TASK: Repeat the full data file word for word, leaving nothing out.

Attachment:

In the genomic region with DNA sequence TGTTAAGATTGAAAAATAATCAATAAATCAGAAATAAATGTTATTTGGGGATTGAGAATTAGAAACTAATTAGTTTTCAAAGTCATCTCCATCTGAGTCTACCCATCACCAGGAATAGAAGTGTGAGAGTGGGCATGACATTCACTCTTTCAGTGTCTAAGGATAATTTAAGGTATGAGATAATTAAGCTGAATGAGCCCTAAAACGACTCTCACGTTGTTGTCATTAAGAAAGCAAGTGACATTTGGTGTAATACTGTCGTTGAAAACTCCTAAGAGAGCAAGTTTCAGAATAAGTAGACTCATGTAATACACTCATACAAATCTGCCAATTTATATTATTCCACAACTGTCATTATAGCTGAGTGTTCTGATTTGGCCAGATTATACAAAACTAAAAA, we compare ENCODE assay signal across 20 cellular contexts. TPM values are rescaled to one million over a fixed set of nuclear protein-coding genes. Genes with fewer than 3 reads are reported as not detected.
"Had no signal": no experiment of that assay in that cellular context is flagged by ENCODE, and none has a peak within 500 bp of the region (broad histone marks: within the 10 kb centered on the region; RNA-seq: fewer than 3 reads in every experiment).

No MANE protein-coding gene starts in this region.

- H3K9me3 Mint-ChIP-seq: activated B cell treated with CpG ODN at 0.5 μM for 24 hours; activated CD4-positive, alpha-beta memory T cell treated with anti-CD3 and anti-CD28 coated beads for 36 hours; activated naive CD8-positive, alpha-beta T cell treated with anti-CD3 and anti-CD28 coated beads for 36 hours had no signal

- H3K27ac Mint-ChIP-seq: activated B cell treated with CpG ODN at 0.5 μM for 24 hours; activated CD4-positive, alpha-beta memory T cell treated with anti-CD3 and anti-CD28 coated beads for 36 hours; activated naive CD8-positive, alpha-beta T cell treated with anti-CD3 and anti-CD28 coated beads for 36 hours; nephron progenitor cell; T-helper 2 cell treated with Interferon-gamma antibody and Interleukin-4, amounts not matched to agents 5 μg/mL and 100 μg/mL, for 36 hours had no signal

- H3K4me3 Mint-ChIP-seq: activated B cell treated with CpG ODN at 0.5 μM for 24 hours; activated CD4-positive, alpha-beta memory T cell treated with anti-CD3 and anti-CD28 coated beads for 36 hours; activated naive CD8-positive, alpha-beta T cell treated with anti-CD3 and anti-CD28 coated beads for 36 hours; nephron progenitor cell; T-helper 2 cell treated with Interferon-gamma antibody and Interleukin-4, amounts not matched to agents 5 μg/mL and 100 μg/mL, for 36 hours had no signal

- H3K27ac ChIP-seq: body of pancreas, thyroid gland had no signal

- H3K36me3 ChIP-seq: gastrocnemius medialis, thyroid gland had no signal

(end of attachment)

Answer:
In the genomic region with DNA sequence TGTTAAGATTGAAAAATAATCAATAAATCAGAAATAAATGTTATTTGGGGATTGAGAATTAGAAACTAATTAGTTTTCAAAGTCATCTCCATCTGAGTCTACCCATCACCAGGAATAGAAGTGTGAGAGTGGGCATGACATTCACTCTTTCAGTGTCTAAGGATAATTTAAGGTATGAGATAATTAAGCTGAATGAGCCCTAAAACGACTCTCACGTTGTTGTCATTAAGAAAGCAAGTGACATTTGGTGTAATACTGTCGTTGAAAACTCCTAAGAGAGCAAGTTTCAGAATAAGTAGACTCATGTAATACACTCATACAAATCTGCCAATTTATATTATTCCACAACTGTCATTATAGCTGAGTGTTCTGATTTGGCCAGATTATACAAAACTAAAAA, we compare ENCODE assay signal across 20 cellular contexts. TPM values are rescaled to one million over a fixed set of nuclear protein-coding genes. Genes with fewer than 3 reads are reported as not detected.
"Had no signal": no experiment of that assay in that cellular context is flagged by ENCODE, and none has a peak within 500 bp of the region (broad histone marks: within the 10 kb centered on the region; RNA-seq: fewer than 3 reads in every experiment).

No MANE protein-coding gene starts in this region.

- H3K9me3 Mint-ChIP-seq: activated B cell treated with CpG ODN at 0.5 μM for 24 hours; activated CD4-positive, alpha-beta memory T cell treated with anti-CD3 and anti-CD28 coated beads for 36 hours; activated naive CD8-positive, alpha-beta T cell treated with anti-CD3 and anti-CD28 coated beads for 36 hours had no signal

- H3K27ac Mint-ChIP-seq: activated B cell treated with CpG ODN at 0.5 μM for 24 hours; activated CD4-positive, alpha-beta memory T cell treated with anti-CD3 and anti-CD28 coated beads for 36 hours; activated naive CD8-positive, alpha-beta T cell treated with anti-CD3 and anti-CD28 coated beads for 36 hours; nephron progenitor cell; T-helper 2 cell treated with Interferon-gamma antibody and Interleukin-4, amounts not matched to agents 5 μg/mL and 100 μg/mL, for 36 hours had no signal

- H3K4me3 Mint-ChIP-seq: activated B cell treated with CpG ODN at 0.5 μM for 24 hours; activated CD4-positive, alpha-beta memory T cell treated with anti-CD3 and anti-CD28 coated beads for 36 hours; activated naive CD8-positive, alpha-beta T cell treated with anti-CD3 and anti-CD28 coated beads for 36 hours; nephron progenitor cell; T-helper 2 cell treated with Interferon-gamma antibody and Interleukin-4, amounts not matched to agents 5 μg/mL and 100 μg/mL, for 36 hours had no signal

- H3K27ac ChIP-seq: body of pancreas, thyroid gland had no signal

- H3K36me3 ChIP-seq: gastrocnemius medialis, thyroid gland had no signal